In an act of independence from the British government, the Second Continental Congress organized a new postal service in July 1775. Benjamin Franklin was appointed as postmaster general. Despite a clause in the Articles of Confederation to establish a federal post office, Congress waited until October 18, 1782, to pass "An Ordinance for Regulating the Post-Office of the United States of America." After ratification of the Constitution in 1789, giving Congress the power "To establish Post Offices and post Roads," the postal system became part of the Treasury Department and remained so until 1829. Before the end of George Washington's second presidential term in 1797, the number of post offices, miles of post roads, and amount of postal revenues had quintupled.

Originally, the postal recipient paid postage. Rates were set by the Post Office Act of 1792, ranging from six cents for a one page letter carried up to thirty miles to twenty-five cents for one taken more than 450 miles. Letter carriers first appeared in cities in 1794. In lieu of salaries, they collected two cents plus postage for each letter they delivered. The use of adhesive postal stamps was authorized by Congress on March 3, 1847.

On November 8, 1775, Congress resolved, "That all letters to and from the delegates of the United Colonies, during the sessions of Congress, pass, and be carried free of postage, the members having engaged upon their honour not to frank or enclose any letters but their own."[1] This controversial privilege was extended to many others beyond the Confederation period. During all the years that Thomas Jefferson held federal office, and during his retirement from public service, he was able to enjoy the franking privilege.

- Kristin Onuf, 8/14/92Anchor

Primary Source References

1775 November 7. "Pd. postage 3/4."[2]

1787 August 15. (Jefferson to James Madison). "A gentleman going from hence by Lorient to Boston furnishes me an opportunity of recommending to your care the inclosed letters which I could not get ready for the last packet. Pray inform me in your next whether letters directed to your foreign ministers or franked by them are free of postage. That they ought to be so, is acknoleged substantially by the resolution of Congress allowing us to charge postages. I have sometimes suspected that my letters stagnate in the post-offices."[3]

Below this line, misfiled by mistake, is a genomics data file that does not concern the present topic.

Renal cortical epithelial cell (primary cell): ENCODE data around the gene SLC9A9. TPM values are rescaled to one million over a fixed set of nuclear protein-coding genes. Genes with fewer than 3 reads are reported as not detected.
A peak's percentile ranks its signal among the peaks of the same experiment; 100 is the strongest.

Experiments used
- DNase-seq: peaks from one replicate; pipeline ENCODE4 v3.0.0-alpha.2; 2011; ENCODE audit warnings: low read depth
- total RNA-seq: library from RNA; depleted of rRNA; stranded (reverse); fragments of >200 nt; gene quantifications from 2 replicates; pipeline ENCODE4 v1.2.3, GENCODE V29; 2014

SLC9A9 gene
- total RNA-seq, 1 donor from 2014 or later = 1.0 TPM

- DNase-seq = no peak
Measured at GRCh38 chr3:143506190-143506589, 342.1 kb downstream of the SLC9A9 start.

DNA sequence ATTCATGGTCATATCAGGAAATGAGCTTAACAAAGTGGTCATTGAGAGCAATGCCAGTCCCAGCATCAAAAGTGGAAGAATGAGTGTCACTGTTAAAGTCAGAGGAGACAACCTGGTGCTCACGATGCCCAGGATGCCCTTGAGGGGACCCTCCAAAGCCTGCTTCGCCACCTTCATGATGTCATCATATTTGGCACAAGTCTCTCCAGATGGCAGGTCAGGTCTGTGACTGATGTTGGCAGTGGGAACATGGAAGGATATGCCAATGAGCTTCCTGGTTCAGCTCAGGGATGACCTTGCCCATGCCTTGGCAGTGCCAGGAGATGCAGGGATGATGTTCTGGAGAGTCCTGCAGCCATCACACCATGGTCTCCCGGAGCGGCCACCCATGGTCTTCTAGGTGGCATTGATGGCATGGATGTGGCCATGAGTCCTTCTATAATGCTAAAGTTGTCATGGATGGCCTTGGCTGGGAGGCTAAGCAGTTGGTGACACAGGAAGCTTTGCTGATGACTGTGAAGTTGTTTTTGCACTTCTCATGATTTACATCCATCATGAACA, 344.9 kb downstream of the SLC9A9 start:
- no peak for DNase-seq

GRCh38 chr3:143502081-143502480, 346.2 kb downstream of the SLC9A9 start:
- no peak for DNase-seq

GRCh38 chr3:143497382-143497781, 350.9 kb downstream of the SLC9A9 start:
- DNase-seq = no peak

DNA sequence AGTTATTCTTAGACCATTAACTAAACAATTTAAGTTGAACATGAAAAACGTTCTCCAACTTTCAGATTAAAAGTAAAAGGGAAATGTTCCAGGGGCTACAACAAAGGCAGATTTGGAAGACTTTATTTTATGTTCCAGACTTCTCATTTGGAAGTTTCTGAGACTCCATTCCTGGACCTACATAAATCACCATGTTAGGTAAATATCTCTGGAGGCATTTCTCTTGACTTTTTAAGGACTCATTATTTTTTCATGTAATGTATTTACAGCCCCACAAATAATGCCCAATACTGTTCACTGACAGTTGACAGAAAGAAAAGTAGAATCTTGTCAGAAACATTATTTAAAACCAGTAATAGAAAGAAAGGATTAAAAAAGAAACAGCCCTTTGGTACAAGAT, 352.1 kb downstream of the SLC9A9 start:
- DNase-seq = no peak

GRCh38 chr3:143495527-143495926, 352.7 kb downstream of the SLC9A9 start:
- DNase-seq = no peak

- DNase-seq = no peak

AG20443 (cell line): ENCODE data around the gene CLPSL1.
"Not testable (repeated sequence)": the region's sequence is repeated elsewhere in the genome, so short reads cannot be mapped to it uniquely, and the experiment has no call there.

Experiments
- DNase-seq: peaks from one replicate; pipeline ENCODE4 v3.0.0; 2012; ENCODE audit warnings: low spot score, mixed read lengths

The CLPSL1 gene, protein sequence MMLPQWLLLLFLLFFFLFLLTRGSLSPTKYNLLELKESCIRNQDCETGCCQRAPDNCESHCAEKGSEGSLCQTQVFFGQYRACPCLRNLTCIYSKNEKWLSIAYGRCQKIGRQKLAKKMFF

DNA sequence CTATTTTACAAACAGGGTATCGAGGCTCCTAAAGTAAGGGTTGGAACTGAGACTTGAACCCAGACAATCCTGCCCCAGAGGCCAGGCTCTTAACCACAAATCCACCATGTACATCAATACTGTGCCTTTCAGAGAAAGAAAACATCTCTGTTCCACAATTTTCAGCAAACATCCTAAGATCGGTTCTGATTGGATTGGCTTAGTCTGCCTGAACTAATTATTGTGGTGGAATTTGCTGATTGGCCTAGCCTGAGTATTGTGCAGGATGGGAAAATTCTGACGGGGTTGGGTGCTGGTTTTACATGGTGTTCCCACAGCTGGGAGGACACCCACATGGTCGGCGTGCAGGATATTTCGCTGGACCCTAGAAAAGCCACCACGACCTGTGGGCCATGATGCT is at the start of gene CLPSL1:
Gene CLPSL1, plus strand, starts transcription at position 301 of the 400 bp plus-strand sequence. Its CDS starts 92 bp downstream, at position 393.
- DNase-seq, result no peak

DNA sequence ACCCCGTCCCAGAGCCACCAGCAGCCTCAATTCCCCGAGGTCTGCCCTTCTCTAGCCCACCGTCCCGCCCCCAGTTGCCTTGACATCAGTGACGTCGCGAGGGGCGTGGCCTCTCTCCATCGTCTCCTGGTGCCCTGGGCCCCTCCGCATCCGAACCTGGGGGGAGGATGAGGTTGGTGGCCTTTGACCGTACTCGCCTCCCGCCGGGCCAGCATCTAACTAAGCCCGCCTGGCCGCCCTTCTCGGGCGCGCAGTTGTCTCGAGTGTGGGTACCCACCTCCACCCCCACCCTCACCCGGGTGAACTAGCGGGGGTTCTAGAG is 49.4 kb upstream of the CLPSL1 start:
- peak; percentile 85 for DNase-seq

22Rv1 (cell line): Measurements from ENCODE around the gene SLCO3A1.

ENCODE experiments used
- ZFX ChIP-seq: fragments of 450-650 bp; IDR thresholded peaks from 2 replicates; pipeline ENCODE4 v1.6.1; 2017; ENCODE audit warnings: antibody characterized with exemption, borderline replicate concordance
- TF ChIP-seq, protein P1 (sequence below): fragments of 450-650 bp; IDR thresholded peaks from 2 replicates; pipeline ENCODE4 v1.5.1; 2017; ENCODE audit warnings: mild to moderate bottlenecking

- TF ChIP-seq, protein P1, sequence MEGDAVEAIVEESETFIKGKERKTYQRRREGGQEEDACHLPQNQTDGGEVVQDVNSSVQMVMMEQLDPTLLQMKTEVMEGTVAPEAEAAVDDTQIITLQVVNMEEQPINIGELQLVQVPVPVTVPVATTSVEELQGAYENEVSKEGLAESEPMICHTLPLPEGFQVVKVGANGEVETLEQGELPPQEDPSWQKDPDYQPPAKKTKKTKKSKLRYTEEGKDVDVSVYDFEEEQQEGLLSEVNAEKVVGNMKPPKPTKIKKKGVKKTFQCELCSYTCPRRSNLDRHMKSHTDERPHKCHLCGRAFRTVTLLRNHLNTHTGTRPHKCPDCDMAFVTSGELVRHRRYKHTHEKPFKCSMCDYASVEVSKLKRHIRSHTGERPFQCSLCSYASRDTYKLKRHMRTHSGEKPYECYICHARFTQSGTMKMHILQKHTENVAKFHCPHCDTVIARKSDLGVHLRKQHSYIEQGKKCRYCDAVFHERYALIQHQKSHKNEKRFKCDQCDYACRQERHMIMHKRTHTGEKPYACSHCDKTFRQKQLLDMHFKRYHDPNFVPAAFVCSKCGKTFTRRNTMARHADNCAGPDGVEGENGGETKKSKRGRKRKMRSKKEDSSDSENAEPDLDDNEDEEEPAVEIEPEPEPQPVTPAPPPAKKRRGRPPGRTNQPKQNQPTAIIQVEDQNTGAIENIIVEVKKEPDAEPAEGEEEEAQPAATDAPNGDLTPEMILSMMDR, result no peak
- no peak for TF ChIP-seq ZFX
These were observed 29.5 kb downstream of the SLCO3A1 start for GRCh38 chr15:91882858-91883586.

1811 January 25. (George Hay to Jefferson). "I shall by the mail of monday transmit to Mr Tazewell a Copy of the declaration & pleas: of the substance of which he is already apprised."[4]

1811 March 8. (Jefferson to William Short). "I had laid it in a Cartoon where I habitually lay the letters I have to send off, writing letters afterwards for the post & putting them in the same place, when I came to deliver them to the messenger...I immediately sent him back to the post office to ask for Price’s letter and recieved for answer from the Postmaster that he had sent off all my letters."[5]

1811 December 30. (Jefferson to Gideon Granger). "I have often been extremely mortified at the abuse of my right of transmission by mail, committed by booksellers and sometimes by foreigners in sending packages of books, which I have always forbidden when apprised in time."[6]

1814 August 16. "Pd. Mr. Vest portage by stage 1.25 and postage on abuses of my frank 1.25 = 2.50."[7]Anchor

Further Sources


  1. ^ Journals of the Continental Congress, ed. Worthington Chauncey Ford (Washington, D.C.: GPO, 1905), 3:342.
  2. ^ MB, 1:409, 1:409n58. Transcription available at Founders Online.
  3. ^ PTJ, 12:40. Transcription available at Founders Online.
  4. ^ PTJ:RS, 3:332. Transcription available at Founders Online.
  5. ^ PTJ:RS, 3:438. Transcription available at Founders Online.
  6. ^ PTJ:RS, 4:371. Transcription available at Founders Online.
  7. ^ MB, 2:1302. Transcription available at Founders Online.